Shabu Fondue: Chef Johnny Chu's Hot Pots Return in Style
Johnny Chu's new spot is a stylish place for hot pot.
When a new spot opens in town, we can't wait to check it out -- and let you know our initial impressions, share a few photos, and dish about some menu items. First Taste, as the name implies, is not a full-blown review, but instead a peek inside restaurants that have just opened, sampling a few items, and satisfying curiosities (yours and ours).
Restaurant: Shabu Fondue Location: 7822 N. 12th Street Open: About a week Eats: Hot pot Price: $15 to $20 per person
If you're a fan of hot pot, then you were probably quite disappointed when chef Johnny Chu's T. Spot (formerly Tien Wong Hot Pot) closed its doors earlier this year. Since opening in 2011, the southeast Valley restaurant had been a dining destination for those craving an interactive and unique dining experience unlike anything else in town.
The good news is that Chu's well-loved hot pots are back -- this time in a Sunnyslope strip mall next-door to his other new-ish restaurant concept, RedThai Southeast Asian Kitchen. Abnd though Shabu Fondue only opened its doors last weekend, it's already prepared to make Chu's fans feel right at home.
The new Shabu Fondue is adjacent to Chu's RedThai restaurant.
It's true that from the outside, Shabu Fondue looks a little neglected compared to its sister restaurant. The Asian fondue spot's sign is both smaller and simpler than that of RedThai and the door could be easily overlooked. Step inside it and you find yourself in a front room with an open doorway to RedThai on one side and another door to Shabu Fondue directly ahead. The setup is pretty odd, particularly since the door to RedThai deposits you directly into the dining room where you may have to stand for a few minutes before a server can come and seat you at a table.
On the other hand, the Shabu Fondue space is quite stylish; fans of Tien Wong/T. Spot will probably notice the parallels between the designs. There are no lanterns, but a cluster of vibrant red parasols hanging from above serve as an eye-catching centerpiece. Small light fixtures holding electric candles create the illusion of light that's floating elegantly over your booth.
One side of the narrow room features a wall of mirrors, while the other displays a collection of modern Asian-looking art. Touches like a giant Buddah head illuminated by blue light will remind you of the decor at Chu's Sochu House and the soundtrack of cool, indie-rock should be familiar to hipsters and fans of Chu's dining spots.
Once you're seated in one of the plush red booths, your server will explain the hot pot concept for those who may not have experienced it before. We were really impressed by how knowledgeable our server seemed considering the newness of the restaurant.
Then again, the idea is pretty simple: Choose your type of broth and a handful of meats and vegetables you want to cook in it. Pretty much like with Swiss fondue. The broths are heated by an electric boiler mounted in the middle of the table and kept boiling throughout the meal.
Right: Spicy Lemongrass broth, Left: House Chinese Herbal broth.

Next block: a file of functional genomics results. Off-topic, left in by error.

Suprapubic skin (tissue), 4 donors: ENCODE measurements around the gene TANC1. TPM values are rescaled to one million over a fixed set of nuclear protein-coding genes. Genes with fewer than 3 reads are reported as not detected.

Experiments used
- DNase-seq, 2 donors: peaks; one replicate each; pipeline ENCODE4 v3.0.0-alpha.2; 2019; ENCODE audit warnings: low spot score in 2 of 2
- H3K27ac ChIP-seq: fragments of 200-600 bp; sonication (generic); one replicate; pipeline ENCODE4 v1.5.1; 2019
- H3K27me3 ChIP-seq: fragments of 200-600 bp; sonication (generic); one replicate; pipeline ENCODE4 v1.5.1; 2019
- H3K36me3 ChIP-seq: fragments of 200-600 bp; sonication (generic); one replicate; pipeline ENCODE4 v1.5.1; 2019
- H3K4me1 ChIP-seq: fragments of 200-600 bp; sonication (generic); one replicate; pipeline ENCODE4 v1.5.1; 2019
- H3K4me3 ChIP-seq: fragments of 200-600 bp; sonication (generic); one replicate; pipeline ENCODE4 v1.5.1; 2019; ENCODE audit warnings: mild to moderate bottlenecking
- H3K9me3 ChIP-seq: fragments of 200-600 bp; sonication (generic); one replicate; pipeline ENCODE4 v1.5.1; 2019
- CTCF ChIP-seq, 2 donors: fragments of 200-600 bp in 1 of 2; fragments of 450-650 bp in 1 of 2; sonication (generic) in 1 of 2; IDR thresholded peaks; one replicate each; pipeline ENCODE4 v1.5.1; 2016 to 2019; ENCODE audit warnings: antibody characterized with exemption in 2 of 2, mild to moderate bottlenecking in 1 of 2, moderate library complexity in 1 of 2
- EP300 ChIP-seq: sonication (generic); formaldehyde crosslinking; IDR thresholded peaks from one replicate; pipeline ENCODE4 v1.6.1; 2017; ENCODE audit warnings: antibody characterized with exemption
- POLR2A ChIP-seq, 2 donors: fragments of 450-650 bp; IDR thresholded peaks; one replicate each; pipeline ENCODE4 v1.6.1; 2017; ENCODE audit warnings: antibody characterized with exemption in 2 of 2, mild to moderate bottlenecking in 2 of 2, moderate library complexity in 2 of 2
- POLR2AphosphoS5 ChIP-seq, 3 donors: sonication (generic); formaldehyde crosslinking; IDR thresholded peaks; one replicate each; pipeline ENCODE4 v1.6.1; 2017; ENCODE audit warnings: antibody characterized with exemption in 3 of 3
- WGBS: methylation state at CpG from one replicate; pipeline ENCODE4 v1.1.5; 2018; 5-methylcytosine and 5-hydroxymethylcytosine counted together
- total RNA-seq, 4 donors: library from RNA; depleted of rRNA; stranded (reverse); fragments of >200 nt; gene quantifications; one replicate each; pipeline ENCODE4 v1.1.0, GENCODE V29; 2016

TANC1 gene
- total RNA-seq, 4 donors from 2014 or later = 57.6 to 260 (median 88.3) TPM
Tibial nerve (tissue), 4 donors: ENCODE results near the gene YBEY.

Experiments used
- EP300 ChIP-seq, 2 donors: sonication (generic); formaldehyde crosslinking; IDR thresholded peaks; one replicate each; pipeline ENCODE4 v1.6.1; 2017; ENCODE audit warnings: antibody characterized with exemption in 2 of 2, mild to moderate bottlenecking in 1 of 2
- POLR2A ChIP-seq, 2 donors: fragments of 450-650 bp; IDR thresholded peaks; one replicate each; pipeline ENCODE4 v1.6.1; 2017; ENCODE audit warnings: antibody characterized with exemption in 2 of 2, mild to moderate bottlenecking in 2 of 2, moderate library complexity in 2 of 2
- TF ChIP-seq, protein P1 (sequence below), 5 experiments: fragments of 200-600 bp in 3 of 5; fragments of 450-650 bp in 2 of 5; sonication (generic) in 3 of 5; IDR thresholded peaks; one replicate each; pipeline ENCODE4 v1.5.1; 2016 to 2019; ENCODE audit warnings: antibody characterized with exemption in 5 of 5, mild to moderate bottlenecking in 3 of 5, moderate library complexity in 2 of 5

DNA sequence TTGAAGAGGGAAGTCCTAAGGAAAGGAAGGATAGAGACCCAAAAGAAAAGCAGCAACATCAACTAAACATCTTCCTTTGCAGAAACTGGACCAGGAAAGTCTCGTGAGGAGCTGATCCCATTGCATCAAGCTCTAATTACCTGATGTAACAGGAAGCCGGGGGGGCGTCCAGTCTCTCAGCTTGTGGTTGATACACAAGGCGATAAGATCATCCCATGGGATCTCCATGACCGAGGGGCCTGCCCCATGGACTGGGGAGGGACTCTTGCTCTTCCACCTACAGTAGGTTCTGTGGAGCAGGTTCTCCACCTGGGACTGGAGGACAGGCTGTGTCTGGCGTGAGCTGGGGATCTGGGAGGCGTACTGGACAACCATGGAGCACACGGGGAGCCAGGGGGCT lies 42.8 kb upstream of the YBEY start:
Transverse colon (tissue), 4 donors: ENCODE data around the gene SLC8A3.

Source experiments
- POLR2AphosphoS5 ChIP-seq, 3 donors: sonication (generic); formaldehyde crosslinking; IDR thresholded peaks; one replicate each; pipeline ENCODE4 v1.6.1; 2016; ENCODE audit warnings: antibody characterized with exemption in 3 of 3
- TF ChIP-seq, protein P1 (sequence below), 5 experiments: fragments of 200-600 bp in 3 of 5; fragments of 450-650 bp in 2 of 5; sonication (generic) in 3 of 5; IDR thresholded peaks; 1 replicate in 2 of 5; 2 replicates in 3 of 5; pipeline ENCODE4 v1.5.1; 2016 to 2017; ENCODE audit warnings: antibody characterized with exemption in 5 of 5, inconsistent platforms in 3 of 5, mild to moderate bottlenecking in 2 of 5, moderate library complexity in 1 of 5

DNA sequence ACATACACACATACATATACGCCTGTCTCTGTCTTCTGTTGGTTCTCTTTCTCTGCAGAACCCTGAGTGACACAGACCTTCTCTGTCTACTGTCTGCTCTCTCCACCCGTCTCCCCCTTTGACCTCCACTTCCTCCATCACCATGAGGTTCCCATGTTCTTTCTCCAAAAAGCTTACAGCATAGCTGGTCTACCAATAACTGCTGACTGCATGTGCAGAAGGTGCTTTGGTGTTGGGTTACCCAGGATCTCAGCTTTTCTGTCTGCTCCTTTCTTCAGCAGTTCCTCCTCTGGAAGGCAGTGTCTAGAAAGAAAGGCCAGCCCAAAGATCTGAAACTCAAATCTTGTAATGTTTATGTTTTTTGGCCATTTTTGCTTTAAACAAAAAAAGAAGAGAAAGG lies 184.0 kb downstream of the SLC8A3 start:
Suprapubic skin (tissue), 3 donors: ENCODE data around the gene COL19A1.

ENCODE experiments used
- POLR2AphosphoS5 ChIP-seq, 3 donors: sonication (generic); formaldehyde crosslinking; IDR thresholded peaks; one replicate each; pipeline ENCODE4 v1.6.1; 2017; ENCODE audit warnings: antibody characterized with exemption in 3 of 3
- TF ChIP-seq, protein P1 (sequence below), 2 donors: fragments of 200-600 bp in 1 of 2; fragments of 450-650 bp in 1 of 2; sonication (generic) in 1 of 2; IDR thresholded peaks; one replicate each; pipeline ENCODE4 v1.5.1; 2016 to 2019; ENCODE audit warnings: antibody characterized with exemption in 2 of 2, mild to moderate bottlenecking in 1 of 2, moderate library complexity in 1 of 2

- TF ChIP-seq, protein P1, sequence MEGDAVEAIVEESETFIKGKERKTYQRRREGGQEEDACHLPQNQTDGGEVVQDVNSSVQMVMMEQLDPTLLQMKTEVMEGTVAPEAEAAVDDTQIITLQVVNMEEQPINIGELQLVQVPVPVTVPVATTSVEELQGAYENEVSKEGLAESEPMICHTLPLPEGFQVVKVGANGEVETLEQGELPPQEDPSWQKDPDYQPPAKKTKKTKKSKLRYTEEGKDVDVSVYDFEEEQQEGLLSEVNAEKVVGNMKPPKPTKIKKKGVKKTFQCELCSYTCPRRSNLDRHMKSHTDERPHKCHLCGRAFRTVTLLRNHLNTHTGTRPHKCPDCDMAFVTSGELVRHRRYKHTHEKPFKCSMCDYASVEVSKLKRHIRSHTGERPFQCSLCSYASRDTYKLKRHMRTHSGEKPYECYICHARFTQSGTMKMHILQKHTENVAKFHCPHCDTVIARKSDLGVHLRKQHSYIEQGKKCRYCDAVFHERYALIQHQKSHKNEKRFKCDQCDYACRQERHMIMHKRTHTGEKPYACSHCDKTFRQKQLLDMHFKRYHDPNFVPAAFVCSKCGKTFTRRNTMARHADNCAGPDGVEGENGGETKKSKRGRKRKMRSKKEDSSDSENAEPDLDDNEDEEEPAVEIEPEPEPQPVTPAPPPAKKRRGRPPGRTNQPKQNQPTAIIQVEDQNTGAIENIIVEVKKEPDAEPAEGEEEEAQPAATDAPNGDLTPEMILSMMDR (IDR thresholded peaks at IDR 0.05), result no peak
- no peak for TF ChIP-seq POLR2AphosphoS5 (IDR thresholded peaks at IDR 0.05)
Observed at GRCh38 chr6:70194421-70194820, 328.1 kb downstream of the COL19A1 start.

The nine broth options listed on the regular menu range from the tried and true House Chinese Herbal to more daring options such as Korean Kimchi and Coconut Curry. All can be made from pork or chicken stock base or vegetarian and cost $4.95. The Ying Ying option let's you choose two of the broths for an extra dollar and makes a good choice for first-timers or indecisive groups.
There's a long list of ingredients you can cook, which range in price from about $8 for a plate of New York Angus beef to about $3 for enoki mushrooms, corn, or noodles. The meats -- like shrimp, pork belly, and beef puffs -- will take about 30 seconds to cook, while vegetables can take up to about three minutes.
The House Chinese Herbal broth is subtle but floral and contains Goji berries, chestnuts, and whole cloves or garlic. We also tried the Spicy Lemongrass, a milder option than the House Ma La Spicy Broth. (Both our server and the chef cautioned that broth is "very spicy.") You'll want to put your mushrooms and other vegetables into the broth first since they'll take longest to cook and also impart some additional flavor into the broth. The meats can be swished back and forth in the broth and then eaten.
The sound made while moving pieces of beef through the broth is where the Japanese name for hot pot, shabu shabu, originates.
Each guest also gets sides of soy and ginger miso dipping sauces. The ginger miso is slightly nutty and sweet, a perfect pairing for rich pork belly or mushrooms.
Unlike T. Spot, Shabu Fondue's menu is strictly limited to hot pots for now. Chu says he's hoping to add a few more items to the menu once the kitchen and front of the house are better settled. The drinks selection does include beer, wine, and sake -- though you won't find any of the cocktails served next door at Red Thai.
Compared to T. Spot/Tien Wong, Shabu Fondue feels a little more polished, like a more buttoned up version of the original restaurant. It's still a casual dining spot, but unlike T. Spot -- which was part ramen shop, part tea house, and part hot pot restaurant -- Shabu has a clear vision that makes it a more enjoyable place to dine.
The dining room at Shabu Fondue gives itself to a more elevated dining expereince than T. Spot offered.
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